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Originally published Wednesday, September 29, 2010 at 11:04 AM

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Dog Lucky moves out of Shoreline basement, into shelter

A dog that has been living in the basement of a Shoreline house for most of four years — the past two months with its owner out of town — will be at the King County animal shelter in Kent indefinitely. It's also possible that Lucky might go back to his owner, says a King County animal-control spokeswoman.

Seattle Times staff reporter

Lucky is free from the basement where he's spent almost half his life, but the dog might remain at the King County animal shelter indefinitely as the owner is being investigated for animal cruelty, said shelter operations manager Glynis Frederiksen.

If no charges are filed or if the owner is found not guilty, the dog will be returned, Frederiksen said Wednesday afternoon. The owner wants him back, she said.

Nine-year-old Lucky had been locked in a basement for most of four years, neighbors say. The past two months the owner has been gone and her ex-husband sporadically fed and watered the dog. He agreed Wednesday morning to let King County Regional Animal Services officers take Lucky until the legal issues are resolved.

The man told the animal-control officer that Lucky had the run of the house and wasn't locked in the basement as neighbors said when they complained about Lucky's constant barking and saw him through the basement's glass doors.

"I've put up with that little dog for eight years," said Hildur Hanna, who lives next door. The dog's owners moved into the house on 23rd Avenue Northeast nine years ago and got the dog a year later. For the first few years, Lucky was confined to the backyard, where he barked incessantly, neighbors said.

"He's a beautiful dog. I hope whoever gets him gives that dog a lot of love," Hanna said.

Brooke Bascom, spokeswoman for animal control, said there were a variety of allegations used to get the search warrant for the home on 23rd Avenue Northeast in Shoreline, but she didn't elaborate. She said the investigating officer would be talking to the neighbors and collecting photos shot from the neighbor's property to determine whether or not to file charges against the owner.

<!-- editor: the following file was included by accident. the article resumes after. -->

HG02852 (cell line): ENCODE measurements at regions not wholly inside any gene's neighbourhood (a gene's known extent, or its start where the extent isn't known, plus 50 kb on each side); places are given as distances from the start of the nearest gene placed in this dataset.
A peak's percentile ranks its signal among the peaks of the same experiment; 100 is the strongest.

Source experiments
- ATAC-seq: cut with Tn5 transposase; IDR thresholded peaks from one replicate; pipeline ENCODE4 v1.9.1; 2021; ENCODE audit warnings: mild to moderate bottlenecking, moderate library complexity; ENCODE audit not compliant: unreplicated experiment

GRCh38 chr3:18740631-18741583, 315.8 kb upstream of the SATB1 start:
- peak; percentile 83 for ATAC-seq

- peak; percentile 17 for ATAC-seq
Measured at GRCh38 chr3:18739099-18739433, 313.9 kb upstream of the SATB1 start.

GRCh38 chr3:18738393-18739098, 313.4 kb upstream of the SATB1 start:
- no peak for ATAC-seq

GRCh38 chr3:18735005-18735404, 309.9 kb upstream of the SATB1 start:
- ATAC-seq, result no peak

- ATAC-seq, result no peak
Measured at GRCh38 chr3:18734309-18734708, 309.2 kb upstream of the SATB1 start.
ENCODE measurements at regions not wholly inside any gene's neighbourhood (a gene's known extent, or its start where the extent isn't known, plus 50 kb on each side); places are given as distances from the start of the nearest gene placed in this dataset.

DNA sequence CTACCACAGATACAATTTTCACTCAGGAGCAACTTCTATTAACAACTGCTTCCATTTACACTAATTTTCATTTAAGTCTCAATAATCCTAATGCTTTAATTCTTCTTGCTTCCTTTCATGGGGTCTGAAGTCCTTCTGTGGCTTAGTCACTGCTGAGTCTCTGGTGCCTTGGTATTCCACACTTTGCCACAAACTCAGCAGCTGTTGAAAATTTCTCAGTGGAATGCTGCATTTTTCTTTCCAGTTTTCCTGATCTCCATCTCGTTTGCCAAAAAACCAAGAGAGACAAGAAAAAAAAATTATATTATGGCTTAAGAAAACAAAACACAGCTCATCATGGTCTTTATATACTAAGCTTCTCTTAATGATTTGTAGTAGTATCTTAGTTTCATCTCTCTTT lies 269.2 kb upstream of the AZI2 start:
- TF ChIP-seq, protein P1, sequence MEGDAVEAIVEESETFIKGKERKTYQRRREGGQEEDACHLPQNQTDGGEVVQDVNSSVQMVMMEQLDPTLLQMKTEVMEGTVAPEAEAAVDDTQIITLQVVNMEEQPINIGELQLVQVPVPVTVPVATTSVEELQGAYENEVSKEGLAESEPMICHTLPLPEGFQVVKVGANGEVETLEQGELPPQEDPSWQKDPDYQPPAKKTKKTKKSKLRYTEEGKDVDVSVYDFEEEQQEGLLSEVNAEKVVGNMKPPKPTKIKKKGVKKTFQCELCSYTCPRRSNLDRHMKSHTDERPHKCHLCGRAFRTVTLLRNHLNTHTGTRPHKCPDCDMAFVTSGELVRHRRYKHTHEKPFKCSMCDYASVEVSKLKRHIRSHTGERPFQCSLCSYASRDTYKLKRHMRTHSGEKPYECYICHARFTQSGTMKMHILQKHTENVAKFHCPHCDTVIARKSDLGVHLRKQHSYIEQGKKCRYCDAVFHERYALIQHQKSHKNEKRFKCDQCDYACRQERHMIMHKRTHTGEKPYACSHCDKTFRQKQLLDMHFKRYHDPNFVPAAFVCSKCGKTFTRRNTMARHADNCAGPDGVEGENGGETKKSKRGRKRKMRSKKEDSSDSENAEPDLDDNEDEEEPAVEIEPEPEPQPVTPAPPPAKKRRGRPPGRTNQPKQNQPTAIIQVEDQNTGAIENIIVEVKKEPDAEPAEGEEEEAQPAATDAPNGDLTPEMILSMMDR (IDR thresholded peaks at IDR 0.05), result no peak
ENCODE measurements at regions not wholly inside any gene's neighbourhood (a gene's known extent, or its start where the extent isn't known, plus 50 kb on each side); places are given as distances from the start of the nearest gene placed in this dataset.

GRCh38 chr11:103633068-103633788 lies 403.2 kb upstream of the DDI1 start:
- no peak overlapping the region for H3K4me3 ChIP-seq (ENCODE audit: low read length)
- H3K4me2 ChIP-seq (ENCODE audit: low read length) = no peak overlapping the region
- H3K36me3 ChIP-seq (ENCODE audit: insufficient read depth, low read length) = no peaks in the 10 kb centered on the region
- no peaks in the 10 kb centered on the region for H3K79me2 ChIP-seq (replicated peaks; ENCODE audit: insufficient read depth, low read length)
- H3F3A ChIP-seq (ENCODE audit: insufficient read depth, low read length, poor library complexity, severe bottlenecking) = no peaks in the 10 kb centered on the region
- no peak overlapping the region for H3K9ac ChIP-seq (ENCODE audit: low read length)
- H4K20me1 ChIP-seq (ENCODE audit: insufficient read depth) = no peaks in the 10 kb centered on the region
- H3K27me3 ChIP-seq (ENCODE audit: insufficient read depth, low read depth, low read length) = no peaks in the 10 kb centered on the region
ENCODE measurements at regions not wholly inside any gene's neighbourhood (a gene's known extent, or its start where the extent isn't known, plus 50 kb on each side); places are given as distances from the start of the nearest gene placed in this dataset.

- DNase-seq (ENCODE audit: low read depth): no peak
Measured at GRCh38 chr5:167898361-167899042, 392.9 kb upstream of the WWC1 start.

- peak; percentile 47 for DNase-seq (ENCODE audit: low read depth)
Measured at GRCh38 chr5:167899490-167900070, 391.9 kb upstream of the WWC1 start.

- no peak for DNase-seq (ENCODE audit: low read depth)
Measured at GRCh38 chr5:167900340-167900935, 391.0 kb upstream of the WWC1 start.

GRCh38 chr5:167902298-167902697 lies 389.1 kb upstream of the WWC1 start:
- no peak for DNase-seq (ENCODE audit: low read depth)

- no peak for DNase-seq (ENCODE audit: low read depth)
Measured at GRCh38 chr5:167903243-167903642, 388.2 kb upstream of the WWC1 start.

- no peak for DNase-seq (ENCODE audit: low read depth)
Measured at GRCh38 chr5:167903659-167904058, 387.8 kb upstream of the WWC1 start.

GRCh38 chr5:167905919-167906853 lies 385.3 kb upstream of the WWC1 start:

The owner could not be reached for comment.

Wednesday afternoon, Lucky, an American Eskimo mix, sat trembling in a corner of a kennel at the Kent shelter.

Kelly Page of the Dogs Deserve Better advocacy group is angry that Lucky is again confined, with no immediate hope of release to a foster home or to Pasado's Safe Haven, which specializes in rehabilitating traumatized animals and agreed to take him.

Because there's a pending criminal case against the owners, Lucky must remain at the Kent shelter, Frederiksen said. He has been seen by a veterinarian, she said, though she wouldn't comment on his condition.

"As horrific as this is, it's not uncommon," Frederiksen said. A tiny dachshund remains indefinitely in a nearby kennel after being abandoned in a house that had been foreclosed. And in a row of nearby kennels are a variety of other dogs whose owners are facing cruelty charges.

There are 36 active animal-cruelty or -neglect cases ongoing in King County.

Nancy Bartley: 206-464-8522 or nbartley@seattletimes.com

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